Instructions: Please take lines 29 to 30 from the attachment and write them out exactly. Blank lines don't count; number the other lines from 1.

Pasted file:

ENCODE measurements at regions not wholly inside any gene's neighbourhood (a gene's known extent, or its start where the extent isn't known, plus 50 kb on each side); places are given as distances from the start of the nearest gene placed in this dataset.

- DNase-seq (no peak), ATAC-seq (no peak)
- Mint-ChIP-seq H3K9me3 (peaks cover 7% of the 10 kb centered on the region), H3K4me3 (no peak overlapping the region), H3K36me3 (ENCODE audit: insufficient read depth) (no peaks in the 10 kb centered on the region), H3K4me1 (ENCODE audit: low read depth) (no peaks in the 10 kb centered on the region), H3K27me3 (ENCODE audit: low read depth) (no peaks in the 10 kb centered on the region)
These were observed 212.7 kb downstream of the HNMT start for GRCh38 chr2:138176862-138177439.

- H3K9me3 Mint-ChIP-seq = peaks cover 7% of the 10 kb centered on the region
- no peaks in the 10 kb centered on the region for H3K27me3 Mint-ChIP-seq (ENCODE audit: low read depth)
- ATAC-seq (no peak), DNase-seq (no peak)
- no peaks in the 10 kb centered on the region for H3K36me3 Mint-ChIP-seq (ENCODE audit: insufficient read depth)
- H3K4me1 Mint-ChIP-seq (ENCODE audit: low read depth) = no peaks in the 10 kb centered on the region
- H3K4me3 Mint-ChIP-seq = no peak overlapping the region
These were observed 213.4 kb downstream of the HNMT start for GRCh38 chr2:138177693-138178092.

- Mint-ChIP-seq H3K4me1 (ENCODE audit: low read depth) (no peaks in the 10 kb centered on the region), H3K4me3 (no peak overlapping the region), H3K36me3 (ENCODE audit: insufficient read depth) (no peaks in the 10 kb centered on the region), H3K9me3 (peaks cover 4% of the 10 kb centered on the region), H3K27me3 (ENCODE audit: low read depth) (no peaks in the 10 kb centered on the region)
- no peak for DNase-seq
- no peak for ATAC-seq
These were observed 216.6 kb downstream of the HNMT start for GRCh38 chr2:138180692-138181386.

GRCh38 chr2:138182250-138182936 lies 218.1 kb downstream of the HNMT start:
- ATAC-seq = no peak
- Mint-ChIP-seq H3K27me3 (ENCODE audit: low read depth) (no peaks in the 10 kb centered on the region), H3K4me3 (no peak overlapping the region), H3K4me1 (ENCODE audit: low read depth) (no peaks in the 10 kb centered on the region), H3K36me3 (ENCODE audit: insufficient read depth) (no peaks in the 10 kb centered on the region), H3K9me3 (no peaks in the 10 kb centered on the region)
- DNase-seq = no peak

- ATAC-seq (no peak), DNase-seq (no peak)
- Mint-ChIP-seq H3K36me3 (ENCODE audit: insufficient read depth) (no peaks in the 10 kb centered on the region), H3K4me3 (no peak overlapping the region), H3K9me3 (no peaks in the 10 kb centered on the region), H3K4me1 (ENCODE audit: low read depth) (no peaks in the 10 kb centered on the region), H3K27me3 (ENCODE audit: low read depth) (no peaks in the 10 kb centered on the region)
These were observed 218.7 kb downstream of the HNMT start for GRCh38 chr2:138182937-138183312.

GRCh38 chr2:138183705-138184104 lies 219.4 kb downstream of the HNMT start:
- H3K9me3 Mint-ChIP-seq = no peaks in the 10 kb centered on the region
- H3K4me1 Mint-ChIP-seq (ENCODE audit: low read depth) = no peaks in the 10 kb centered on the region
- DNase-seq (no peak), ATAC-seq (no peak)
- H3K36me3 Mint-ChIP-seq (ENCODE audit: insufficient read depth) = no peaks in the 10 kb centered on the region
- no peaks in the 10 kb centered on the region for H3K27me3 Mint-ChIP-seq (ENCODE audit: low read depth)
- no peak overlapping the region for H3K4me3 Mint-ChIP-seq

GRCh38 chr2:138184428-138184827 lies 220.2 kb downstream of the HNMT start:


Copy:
- no peak overlapping the region for H3K4me3 Mint-ChIP-seq

GRCh38 chr2:138184428-138184827 lies 220.2 kb downstream of the HNMT start: